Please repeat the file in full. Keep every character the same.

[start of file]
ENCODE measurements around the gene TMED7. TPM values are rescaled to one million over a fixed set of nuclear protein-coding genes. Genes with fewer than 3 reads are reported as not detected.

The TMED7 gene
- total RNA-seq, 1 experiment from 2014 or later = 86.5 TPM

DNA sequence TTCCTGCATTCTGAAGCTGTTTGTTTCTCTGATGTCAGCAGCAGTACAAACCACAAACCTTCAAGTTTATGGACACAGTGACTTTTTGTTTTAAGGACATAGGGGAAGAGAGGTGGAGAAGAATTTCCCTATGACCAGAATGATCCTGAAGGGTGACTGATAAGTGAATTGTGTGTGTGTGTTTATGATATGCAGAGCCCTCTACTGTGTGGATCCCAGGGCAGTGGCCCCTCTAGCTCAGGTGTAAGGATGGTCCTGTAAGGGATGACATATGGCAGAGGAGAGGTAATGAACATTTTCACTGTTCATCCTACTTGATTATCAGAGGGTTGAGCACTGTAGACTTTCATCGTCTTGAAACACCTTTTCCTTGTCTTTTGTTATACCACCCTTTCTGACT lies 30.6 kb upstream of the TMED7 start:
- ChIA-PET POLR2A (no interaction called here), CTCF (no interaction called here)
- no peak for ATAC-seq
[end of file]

ENCODE measurements around the gene TMED7. TPM values are rescaled to one million over a fixed set of nuclear protein-coding genes. Genes with fewer than 3 reads are reported as not detected.

The TMED7 gene
- total RNA-seq, 1 experiment from 2014 or later = 86.5 TPM

DNA sequence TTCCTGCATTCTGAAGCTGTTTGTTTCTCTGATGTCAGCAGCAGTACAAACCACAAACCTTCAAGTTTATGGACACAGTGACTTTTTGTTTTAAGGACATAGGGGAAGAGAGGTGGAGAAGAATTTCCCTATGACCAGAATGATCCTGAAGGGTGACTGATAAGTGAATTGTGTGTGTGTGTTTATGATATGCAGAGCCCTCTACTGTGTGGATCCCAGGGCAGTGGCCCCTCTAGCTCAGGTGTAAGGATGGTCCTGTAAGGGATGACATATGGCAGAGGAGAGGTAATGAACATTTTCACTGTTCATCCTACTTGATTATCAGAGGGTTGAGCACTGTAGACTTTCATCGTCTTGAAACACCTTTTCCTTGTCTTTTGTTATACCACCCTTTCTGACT lies 30.6 kb upstream of the TMED7 start:
- ChIA-PET POLR2A (no interaction called here), CTCF (no interaction called here)
- no peak for ATAC-seq